The words that popularizers and journalists use tend to confuse the public because they are vague and impressionistic. Lay folks get the idea there is one particular "speed" that the whole universe is expanding. Like some miles per hour or some multiple of the speed of light. Different distances expand at different speeds. You have to think in terms of a percentage rate.

And of course astronomers have determined that the percentage rate has been declining over the course of history, and according to the standard model, based on Einstein's GR equation, it will continue to decline (but more slowly in future).

If you want a simple numerical picture, click on "TabCosmo" in my signature. It is Jorrie's online realization of the standard cosmology model.

It goes out to year 88 or 89 billion, in the future. So you can see the expansion rate decline with your own eyes, and level out at 1/165 of one percent per million years.

Mathematically that is the same as saying that the "Hubble Time" will level off at 16.5 billion years. It is the reciprocal of the percentage rate. So as the rate slowly declines the T_Hub slowly increases. Look at the table, you will see T_Hub slowly increasing to 16.5 billion years.

Last edited: Feb 20, 2013
6. Feb 20, 2013

### marcus

I said already in what sense "expansion is accelerating".

==quote from post #2==
However a distance like 14 billion lightyears is expanding at the speed of light. You can work that out by simple arithmetic. One percent of 14 billion is 140 million. 1/140 of a percent of 14 billion lightyears is a million lightyears. It grows that much in a million years. So it is growing at the speed of light.
So two galaxies separated at that distance would obviously not be bound together by their gravity and they would continue to get farther apart. As the distance between them grew the SPEED of growth would increase, of course, because it is a PERCENTAGE growth. Bigger distances increase at a greater speed. That is the "acceleration" people talk about. What they are really talking about is constant (or slightly declining) percentage growth rate. In a certain sense that does "accelerate". Just like the money in your savings account at the bank "accelerates", even though it is earning only a small fixed percentage rate of interest.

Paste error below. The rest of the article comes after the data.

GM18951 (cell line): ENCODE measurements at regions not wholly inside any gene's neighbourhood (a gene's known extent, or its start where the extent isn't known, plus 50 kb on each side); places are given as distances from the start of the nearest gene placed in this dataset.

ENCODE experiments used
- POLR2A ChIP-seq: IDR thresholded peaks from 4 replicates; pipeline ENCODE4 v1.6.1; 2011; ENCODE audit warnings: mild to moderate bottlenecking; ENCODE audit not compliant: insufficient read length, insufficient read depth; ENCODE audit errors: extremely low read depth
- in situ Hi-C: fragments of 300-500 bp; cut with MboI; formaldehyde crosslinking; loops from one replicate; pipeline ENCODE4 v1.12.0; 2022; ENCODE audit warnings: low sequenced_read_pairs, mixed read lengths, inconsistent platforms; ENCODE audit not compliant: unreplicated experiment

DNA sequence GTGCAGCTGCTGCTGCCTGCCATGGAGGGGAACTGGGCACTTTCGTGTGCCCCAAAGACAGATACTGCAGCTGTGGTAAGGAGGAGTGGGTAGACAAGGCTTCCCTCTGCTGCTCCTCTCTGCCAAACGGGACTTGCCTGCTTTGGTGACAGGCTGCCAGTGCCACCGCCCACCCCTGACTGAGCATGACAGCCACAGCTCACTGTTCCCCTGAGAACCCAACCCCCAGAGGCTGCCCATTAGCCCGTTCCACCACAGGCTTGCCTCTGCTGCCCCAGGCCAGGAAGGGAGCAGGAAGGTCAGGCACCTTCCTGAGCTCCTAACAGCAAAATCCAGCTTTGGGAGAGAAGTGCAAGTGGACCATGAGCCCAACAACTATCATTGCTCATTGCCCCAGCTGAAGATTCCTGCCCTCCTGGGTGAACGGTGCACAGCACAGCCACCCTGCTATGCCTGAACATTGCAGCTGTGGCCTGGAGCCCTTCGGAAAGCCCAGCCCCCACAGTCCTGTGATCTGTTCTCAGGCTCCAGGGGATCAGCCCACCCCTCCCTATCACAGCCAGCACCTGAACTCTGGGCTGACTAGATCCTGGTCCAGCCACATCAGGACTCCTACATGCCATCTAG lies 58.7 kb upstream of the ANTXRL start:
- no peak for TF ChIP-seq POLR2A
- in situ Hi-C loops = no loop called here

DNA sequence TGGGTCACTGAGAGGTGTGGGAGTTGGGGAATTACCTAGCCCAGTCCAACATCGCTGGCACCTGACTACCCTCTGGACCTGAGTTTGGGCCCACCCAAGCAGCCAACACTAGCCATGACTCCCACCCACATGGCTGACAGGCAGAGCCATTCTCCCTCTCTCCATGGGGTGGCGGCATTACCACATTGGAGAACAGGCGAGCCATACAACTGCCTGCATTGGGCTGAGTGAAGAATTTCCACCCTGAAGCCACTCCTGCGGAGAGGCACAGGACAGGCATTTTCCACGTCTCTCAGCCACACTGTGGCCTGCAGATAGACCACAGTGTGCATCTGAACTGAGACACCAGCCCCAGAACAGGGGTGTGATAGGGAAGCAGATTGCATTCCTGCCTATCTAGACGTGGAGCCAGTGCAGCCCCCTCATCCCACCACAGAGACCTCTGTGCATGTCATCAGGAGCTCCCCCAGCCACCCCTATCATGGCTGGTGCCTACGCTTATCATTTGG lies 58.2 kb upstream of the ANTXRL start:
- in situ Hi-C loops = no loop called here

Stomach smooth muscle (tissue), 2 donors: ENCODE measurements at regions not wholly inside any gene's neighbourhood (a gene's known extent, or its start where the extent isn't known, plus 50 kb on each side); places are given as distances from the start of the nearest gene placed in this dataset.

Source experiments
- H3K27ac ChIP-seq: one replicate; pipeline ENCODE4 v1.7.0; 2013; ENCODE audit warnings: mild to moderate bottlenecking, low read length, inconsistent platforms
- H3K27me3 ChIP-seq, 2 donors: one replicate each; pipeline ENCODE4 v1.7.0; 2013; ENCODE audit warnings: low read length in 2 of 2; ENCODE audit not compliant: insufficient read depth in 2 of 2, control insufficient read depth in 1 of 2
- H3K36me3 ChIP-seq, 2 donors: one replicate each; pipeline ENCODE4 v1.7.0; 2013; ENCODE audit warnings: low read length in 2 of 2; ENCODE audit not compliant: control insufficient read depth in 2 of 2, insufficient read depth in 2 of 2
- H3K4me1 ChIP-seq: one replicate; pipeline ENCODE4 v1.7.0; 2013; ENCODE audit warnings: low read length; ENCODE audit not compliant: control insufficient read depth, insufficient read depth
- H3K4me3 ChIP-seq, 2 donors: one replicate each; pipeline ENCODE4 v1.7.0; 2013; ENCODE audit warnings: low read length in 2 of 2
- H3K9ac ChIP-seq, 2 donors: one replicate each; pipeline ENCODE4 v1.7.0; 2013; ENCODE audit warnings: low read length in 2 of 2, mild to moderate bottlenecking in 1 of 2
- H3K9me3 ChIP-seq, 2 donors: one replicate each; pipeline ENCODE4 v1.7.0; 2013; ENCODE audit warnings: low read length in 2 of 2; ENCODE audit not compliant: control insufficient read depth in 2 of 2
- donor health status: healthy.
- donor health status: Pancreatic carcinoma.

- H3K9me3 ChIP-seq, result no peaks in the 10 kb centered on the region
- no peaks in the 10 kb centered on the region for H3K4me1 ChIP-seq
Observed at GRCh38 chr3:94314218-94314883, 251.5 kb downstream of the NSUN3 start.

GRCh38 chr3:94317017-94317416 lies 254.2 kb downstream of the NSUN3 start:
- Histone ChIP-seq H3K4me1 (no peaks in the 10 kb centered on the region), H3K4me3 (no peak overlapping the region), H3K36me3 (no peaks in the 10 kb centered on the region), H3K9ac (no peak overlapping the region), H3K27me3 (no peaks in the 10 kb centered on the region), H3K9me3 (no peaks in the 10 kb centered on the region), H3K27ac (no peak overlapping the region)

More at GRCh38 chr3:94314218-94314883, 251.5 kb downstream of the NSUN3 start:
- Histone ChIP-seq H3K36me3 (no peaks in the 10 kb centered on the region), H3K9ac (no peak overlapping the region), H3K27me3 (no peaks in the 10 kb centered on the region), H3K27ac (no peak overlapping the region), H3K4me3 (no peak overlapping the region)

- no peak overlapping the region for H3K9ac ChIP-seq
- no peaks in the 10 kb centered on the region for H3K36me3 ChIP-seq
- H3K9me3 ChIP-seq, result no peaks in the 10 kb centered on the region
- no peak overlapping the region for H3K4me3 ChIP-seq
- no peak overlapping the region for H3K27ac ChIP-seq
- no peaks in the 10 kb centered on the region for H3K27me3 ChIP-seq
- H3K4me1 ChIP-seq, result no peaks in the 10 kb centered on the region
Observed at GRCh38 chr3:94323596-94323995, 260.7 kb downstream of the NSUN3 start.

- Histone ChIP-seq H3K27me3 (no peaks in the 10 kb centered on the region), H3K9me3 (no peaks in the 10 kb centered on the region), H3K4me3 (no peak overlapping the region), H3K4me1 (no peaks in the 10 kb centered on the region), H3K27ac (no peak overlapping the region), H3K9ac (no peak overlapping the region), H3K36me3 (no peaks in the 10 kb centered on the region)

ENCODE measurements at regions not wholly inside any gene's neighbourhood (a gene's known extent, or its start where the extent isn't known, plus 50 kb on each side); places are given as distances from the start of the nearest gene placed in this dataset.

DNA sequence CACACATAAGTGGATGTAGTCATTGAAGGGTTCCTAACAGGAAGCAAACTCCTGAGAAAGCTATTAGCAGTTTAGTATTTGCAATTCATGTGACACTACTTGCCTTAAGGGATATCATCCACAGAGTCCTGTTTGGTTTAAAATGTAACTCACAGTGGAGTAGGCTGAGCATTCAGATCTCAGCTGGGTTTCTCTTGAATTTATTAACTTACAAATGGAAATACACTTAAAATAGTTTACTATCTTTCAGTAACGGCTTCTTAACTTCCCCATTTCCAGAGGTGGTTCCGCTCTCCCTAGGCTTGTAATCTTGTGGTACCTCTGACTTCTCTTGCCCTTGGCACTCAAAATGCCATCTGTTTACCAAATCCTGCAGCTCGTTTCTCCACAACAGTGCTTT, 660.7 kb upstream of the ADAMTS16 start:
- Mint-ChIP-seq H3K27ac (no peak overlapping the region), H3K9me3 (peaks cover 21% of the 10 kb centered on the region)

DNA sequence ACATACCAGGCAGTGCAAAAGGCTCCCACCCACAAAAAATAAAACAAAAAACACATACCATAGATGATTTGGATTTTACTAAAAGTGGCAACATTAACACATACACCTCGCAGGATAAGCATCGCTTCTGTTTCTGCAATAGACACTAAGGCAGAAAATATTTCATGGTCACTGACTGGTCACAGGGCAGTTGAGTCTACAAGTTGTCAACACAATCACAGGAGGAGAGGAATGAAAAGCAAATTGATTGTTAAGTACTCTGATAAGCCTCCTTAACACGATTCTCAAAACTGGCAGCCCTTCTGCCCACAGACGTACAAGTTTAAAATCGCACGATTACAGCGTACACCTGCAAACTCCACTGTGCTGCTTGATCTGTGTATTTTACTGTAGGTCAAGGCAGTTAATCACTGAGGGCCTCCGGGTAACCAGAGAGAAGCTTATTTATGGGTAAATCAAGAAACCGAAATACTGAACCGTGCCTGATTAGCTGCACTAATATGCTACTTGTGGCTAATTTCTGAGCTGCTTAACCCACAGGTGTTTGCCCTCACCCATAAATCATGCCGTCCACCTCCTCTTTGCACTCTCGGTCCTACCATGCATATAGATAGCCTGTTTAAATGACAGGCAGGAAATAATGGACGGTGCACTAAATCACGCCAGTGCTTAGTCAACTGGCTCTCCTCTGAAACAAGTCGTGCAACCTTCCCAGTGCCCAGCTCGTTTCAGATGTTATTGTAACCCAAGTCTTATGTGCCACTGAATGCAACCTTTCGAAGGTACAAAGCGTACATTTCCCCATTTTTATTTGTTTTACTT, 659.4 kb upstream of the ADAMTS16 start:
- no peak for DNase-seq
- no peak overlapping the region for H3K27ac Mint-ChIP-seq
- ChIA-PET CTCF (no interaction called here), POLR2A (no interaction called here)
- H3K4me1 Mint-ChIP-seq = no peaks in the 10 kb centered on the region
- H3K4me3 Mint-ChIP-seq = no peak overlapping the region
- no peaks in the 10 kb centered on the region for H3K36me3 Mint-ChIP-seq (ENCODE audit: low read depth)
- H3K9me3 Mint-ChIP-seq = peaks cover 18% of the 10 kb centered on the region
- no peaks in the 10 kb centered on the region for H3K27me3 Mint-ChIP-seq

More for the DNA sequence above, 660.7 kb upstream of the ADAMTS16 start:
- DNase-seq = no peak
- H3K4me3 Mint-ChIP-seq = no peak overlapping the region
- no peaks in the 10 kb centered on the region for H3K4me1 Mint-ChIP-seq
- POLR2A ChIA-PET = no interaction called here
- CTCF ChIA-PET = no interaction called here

==endquote==

That is exactly the sense in which "expansion is accelerating":
like the money in a bank savings account deposited at a very small, slowly declining, rate of interest.

Verbal description you get in popularized accounts tends to be vague and abstract, to see what is involved you have to look at concrete numbers. The best I know is this:
http://www.einsteins-theory-of-relativity-4engineers.com/TabCosmo6.html

Put the mouse on a blue dot to make an explanation of the number pop up. Look at the table (which shows the kind of "expansion" we're talking about) and THEN ask questions. Find out what terms like "Hubble Time" mean. Thats the key to understanding the prevailing cosmic model.

7. Feb 20, 2013

### Garth

Any limit to the universe's expansion, given its present mass content and expansion will depend on the nature of dark energy (DE) and its equation of state.

If there were no DE and the universe is finite and unbounded, which would happen if the average density of the universe was higher than a critical value beyond which the gravitational attraction of objects within the universe would also overcome the expansion, then there would be a limit. When such a universe reached this limit it would then contract, eventually all the way back to a 'Big Crunch'.

However an acceleration of the expansion has been observed so there is DE of some form, which might well mean the universe will expand for ever even if the average density is above the critical value.

We can discover its equation of state by studying the expansion of the universe at various epoch of its life.